Thursday, December 31, 2020

Watch Party Watch: Guest in the House (1944)




Watched:  12/29/2020
Format:  Amazon Watch Party
Viewing:  First
Decade:  1940's
Director:  this one is confusing, but it's listed as follows on IMDB -  John BrahmJohn Cromwell...(uncredited) André De Toth...(uncredited) Lewis Milestone...(uncredited)

A dopey young doctor has fallen for his patient - a mental patient with a phobia of birds and a love of stirring shit (Anne Baxter).  Reasonably, he takes her to meet his idiotic family (minus one key player).  Unreasonably, he just f'ing leaves her with his idiotic family who just met her.  She gaslights the living shit out of everyone, including an 8 year old girl.

This movie features:
  • 3 great 1940's hairstyles on lovely women
  • 1 coocoo bananas psycho
  • Multiple dum-dums who clearly never met a Mean Girl
  • 1 Margaret Hamilton reminding you why it was hard for her to find work after Wizard of Oz seared her into your mind as a broom-riding funster
  • 1 wife who is wildly tolerant of 1 husband who is clearly banging his model no matter what the script tries to tell us
  • 1 man who has all the appeal of a soaked Ralph Bellamy that is, because filmed during wartime, the only man around sold to us as a real dream boat
  • 1 bird pining for the fjords
It is not a BAD movie, but it is also not hard to imagine how this movie could be better.  Also - how this sort of movie became a Lifetime movie, which would be called "Psycho Sister-In-Law".

However, this movie ALSO was released under the name "Satan in Skirts", which...  *chef's kiss*.



80's Watch: Romancing the Stone (1984)




Watched: 12/30/2020
Format:  Amazon Streaming
Viewing:  Unknown
Decade:  1980's
Director:  Apparently, Robert Zemeckis

As a kid, I have two memories of this movie - 1) I think my parents thought itw as going to be risque, because the first time we watched Romacing the Stone (1984) it was with some family friends who had to tell them it was okay for 9 year old me, and 2) when I watched it again later - running on HBO or whatever, it just made me wish I'd rather be watching an Indiana Jones movie.  

I was, of course, not tuned in at all to what the movie was doing.  I had so clearly missed the point watching this as a kid, that five minutes into it this time (and I don't know if I'd seen this movie since I was 20), I turned to Jamie and said "I don't think I ever realized before that Kathleen Turner is supposed to be a nebbish.  I thought the idea was that she was a fancy lady from New York out of her element."  

So, yeah - TOTALLY missed the point as a kid.  

Wednesday, December 30, 2020

Dawn Wells Merges With The Infinite

 



In an era of very few channels and endless repeats of syndicated shows 20 years old, Wells' portrayal of Mary Ann loomed so large in the minds of multiple generations that any  reference to "Mary Ann" was immediately understood (and continues so today with people born before a certain year).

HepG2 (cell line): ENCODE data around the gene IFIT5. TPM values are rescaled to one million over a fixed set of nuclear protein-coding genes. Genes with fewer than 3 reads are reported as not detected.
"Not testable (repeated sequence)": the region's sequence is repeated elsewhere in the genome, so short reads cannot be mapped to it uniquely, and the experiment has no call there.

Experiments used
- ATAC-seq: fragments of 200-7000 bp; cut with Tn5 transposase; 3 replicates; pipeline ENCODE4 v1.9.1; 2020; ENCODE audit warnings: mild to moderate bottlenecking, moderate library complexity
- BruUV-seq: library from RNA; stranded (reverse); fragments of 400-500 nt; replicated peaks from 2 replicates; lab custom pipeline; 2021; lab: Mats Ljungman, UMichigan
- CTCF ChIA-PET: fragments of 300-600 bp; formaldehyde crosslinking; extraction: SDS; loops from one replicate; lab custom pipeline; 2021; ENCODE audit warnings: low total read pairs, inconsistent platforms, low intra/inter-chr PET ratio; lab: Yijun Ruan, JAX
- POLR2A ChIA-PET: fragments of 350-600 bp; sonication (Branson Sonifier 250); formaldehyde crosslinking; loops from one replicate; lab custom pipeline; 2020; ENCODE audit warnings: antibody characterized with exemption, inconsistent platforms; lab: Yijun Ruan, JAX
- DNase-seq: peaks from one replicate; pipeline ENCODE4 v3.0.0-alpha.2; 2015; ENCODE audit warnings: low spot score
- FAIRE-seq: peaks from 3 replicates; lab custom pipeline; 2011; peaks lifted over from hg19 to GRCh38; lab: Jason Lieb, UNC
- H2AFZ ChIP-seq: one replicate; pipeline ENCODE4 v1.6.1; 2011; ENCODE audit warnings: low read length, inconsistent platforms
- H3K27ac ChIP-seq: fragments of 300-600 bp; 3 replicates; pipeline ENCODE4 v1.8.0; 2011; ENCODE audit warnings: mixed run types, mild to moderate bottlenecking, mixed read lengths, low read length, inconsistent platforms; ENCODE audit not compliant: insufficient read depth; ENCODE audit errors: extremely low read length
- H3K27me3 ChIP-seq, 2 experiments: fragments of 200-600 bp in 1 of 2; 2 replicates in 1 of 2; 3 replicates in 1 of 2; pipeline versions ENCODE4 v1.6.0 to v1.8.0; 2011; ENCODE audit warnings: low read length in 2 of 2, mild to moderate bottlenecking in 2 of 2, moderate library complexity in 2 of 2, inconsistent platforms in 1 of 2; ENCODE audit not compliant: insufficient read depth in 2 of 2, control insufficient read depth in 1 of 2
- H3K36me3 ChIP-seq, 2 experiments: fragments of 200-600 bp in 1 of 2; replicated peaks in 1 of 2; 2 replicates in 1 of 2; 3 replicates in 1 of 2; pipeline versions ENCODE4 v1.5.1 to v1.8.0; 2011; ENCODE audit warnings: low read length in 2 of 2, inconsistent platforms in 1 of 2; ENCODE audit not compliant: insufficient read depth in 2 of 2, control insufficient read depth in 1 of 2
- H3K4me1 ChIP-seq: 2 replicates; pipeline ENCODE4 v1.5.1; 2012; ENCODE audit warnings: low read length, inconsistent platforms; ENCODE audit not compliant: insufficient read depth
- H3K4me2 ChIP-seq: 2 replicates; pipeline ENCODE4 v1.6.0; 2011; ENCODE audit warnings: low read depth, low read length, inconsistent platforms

Godspeed, Ms. Wells.  


Tuesday, December 29, 2020

PODCAST: "Wonder Woman 1984" - a Kryptonian Thought Beast Episode w/ Stuart, Jamie and Ryan

spoiler: the movie was not released in October

Watched:  12/25/2020
Format:  HBOmax
Viewing:  First
Decade: 2020's
Director:  Patty Jenkins


Our elite team of nerds comes together to discuss the hottest ticket on HBOmax and at the cinema. Is she a wonder? Has the world been waiting for her? We try to step inside the characters as we ponder what the film did and why, and, does it work? If you WISH someone could get to the bottom of this film - look no further! We're in our satin tights fighting for the right answers! 
Themyscira - Hans Zimmer, Wonder Woman 1984 Soundtrack

Pixar Watch: Soul (2020)




Watched:  12/26/2020
Format:  Disney+
Viewing:  First
Decade:  2020's
Director:  Pete DocterKemp Powers

I believe we're going to try to do a podcast on this one, so everyone sit tight.  

But, yes, very good.  Recommended.


Monday, December 28, 2020

Watching the Detectives: The Nice Guys (2016)




Watched:  12/28/2020
Format: Amazon Streaming
Viewing: First
Decade:  2010's
Director:  Shane Black

This was exactly the movie I needed this evening.  

I dunno what to say about it.  Somehow Shane Black made a movie that managed to utterly surprise in every scene, was absolutely wrong, and absolutely hilarious.  Had a killer soundtrack, featured Keith David and gave Kim Basinger stuff to do.  

I am not sure liking this movie this much makes me a good person, but there we are.

Sunday, December 27, 2020

That Was a Movie Watch: Salome's Last Dance (1988)




Watched:  12/26/2020
Format:  Amazon Streaming
Viewing:  First
Decade:  1980's
Director:  Ken Russell

So...  I'm always on the hunt for something new to watch with folks during Friday Night Watch Parties.  For some reason unknown to me, Salome's Last Dance (1988) popped up as a suggestion from Amazon, and after reading the description - roughly: Oscar Wilde attends a production of his banned play performed in a brothel - I was like "huh, no idea.  Let's look."  

I got maybe 45 seconds in and saw "Directed by Ken Russell", and know more about Russell's reputation than his actual work, which is always at least *interesting* if you've seen Altered States, Lair of the White Worm or even Tommy.  So - I gave it a whirl.

Holiday Watch Party Watch: We're No Angels (1955)




Watched: 12/22/2020